Players can sharpen their mastery in games through goal completion, as well as pursuing character growth and power. In games like Final Fantasy and Dragon Nest, players have access to loads of quests to gather in-game rewards like loot, or out-of-game rewards like profile trophies. Players that enjoy grinding out levels to upgrade their characters are often fans of games like World of Warcraft and Diablo III. Players that score lower in the mastery motivation might prefer self-driven video games like RimWorld and games with a flat progression, like Her Story and 80 Days.
Achievement players like to challenge themselves and use their heads to strategize their next moves. Games like StarCraft II and Crusader Kings II allow players the chance to think things over and consider long-term consequences, while games like osu! and Street Fighter V feature steep learning curves that challenge players. Players that don’t care as much for achievement might prefer games that have a low skill barrier with more reactive and spontaneous gameplay that’s easy to learn, like Mario Kart or Oxenfree.
Creativity-immersion is the motivation combination for you if you’re a fan of interesting worlds with elaborate stories. You like to spend your gaming time customizing and exploring your world and completely diving into the narrative of your video games.
Creatively motivated players enjoy discovering and designing their video game worlds. In games like The Elder Scrolls and The Legend of Zelda series, curious players have access to huge worlds with many different hidden secrets to discover. Games like The Sims and Animal Crossing match customization with individual expression to allow players to mold and design their own worlds.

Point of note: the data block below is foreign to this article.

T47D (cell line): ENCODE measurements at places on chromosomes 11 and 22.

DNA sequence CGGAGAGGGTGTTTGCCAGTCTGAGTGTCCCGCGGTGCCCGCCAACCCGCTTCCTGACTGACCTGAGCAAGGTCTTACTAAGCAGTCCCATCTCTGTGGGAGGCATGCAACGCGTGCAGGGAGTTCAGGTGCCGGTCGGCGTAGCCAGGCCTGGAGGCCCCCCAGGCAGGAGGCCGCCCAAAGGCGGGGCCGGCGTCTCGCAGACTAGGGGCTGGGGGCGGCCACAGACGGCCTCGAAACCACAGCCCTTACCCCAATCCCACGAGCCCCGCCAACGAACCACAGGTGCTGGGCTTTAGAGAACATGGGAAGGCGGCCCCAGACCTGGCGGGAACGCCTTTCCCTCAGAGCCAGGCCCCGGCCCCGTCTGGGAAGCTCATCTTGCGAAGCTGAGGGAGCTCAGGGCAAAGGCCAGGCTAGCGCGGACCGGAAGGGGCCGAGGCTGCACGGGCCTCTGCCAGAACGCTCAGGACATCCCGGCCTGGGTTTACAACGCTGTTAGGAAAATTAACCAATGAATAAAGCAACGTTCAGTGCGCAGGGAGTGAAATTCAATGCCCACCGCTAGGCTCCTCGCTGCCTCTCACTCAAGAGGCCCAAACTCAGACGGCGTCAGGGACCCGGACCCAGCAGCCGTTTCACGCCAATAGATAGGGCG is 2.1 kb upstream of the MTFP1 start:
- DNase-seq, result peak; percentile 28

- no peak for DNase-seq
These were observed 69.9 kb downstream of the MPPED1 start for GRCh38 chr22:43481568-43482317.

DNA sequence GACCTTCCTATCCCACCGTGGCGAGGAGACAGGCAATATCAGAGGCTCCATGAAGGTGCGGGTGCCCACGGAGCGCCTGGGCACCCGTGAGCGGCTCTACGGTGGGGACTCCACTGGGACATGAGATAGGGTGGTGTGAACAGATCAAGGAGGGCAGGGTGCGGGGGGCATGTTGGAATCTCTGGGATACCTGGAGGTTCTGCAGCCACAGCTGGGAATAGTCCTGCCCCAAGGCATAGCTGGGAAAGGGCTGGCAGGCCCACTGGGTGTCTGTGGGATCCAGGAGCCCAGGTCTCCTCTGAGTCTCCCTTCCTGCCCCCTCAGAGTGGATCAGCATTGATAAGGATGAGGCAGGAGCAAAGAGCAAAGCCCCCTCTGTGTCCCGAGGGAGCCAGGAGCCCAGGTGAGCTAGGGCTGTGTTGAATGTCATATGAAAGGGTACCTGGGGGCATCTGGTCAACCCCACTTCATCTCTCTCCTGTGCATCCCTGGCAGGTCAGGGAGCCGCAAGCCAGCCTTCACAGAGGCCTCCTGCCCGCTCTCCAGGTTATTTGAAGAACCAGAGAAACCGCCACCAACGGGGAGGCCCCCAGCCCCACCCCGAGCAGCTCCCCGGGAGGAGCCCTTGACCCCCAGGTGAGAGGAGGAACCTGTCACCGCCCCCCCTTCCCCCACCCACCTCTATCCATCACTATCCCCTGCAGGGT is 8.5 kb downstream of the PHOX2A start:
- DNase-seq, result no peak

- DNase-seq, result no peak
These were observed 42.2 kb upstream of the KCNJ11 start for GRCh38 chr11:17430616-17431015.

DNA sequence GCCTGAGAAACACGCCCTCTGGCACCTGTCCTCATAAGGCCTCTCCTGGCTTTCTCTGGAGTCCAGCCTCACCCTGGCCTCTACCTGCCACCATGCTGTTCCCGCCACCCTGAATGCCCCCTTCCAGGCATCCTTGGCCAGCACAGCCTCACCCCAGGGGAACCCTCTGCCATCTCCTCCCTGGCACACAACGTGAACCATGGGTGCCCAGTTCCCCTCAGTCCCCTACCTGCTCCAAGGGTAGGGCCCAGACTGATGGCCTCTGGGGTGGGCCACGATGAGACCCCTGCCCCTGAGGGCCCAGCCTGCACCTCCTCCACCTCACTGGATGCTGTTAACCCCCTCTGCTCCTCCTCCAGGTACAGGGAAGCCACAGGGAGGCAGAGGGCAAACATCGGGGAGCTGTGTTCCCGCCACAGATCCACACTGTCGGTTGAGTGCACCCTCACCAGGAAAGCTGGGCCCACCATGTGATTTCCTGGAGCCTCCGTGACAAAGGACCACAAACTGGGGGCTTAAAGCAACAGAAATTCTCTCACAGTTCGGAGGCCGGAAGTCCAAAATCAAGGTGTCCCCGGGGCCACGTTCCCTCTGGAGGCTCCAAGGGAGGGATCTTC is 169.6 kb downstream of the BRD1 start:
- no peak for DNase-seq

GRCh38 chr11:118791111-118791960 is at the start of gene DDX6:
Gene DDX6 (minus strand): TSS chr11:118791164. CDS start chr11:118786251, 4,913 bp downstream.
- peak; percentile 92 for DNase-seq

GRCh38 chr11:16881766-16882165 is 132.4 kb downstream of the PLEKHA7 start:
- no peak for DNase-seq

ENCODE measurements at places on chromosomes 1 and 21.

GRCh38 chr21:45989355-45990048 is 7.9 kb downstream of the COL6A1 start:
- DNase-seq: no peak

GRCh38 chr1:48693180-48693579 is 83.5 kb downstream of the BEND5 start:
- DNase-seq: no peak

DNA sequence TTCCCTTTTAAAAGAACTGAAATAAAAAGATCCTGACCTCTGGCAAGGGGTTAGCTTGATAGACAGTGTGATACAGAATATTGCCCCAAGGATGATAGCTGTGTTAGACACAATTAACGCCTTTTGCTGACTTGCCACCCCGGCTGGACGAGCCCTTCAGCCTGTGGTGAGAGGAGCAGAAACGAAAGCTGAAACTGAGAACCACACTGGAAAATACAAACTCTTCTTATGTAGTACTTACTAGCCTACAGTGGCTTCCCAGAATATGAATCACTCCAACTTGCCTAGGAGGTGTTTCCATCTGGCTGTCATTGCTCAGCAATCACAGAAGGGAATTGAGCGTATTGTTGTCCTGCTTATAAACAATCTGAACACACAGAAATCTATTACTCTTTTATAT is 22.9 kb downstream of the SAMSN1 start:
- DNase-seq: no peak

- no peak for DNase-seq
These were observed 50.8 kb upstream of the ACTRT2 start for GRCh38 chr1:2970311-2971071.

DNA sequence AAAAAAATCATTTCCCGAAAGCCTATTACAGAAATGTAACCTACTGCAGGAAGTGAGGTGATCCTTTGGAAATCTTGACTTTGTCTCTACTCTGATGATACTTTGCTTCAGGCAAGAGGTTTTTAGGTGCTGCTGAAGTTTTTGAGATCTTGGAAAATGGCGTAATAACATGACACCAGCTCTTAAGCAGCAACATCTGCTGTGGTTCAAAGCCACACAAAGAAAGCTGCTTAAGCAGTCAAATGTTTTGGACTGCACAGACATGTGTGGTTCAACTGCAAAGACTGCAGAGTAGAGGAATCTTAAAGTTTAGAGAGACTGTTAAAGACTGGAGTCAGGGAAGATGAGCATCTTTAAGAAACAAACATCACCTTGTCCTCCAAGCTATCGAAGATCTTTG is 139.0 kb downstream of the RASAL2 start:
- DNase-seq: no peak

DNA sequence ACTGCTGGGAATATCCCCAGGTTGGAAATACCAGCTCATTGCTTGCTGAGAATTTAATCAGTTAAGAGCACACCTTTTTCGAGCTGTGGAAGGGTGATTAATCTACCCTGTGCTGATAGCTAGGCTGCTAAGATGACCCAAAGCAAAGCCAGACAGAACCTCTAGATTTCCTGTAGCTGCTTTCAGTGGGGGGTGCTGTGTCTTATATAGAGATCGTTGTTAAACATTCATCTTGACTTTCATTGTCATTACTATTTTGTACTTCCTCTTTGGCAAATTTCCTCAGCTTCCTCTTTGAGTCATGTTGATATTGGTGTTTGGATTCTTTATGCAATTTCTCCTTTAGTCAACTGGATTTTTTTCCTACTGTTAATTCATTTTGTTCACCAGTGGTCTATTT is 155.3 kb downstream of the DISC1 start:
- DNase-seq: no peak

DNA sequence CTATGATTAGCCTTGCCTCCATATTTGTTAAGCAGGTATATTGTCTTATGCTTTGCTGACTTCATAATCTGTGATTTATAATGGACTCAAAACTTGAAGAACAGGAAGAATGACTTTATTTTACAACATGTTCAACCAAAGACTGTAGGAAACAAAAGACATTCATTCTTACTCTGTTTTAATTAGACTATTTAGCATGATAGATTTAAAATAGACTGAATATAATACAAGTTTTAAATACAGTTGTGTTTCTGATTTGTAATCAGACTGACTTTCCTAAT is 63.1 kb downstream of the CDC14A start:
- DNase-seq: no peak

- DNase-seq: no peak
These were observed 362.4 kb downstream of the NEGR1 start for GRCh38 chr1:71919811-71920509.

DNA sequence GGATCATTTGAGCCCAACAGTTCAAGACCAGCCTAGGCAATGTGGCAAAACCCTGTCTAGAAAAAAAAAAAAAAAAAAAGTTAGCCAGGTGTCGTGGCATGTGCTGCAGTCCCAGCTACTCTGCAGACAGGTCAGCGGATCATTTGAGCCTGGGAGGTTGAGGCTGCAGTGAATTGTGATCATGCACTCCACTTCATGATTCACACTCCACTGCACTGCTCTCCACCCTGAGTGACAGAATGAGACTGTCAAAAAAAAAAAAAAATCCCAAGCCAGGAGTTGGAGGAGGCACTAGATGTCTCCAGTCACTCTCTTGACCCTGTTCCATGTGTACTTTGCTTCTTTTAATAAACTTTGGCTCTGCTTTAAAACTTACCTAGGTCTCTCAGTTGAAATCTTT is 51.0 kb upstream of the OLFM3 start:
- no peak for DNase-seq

Players who score lower on the creativity spectrum might enjoy a more curated and fixed avatar and world, like in Super Mario Galaxy 2 and Braid. Instead of bending the world to their will, players might prefer more structure and practicality like in Scrabble or Mahjong.
For immersion-loving players, games with impressive stories and a sense of fantasy reign supreme. These players like to really sink into their couches with long play sessions to absorb compelling plots and meet well-developed, interesting characters. Game franchises like Mass Effect and Fallout offer deep lore and history that players can easily fall into. The Persona and Life Is Strange series contain elaborate plots and characters with big personalities that connect with players looking for story-based games. Players that are lower on the immersion scale prefer their games to be more open-ended or generic. Games like CS:GO and Candy Crush have common gameplay styles that don’t have much lore or world-building, and SimCity and Quake III Arena offer minimal narrative with bland NPCs.
Learning your own gamer motivation is an interesting way to understand why you play video games. In addition, learning player motivations is one of the most important concepts to grasp as a game designer. When you start to understand player psychology, you can start to design video game worlds that everyone wants to be a part of!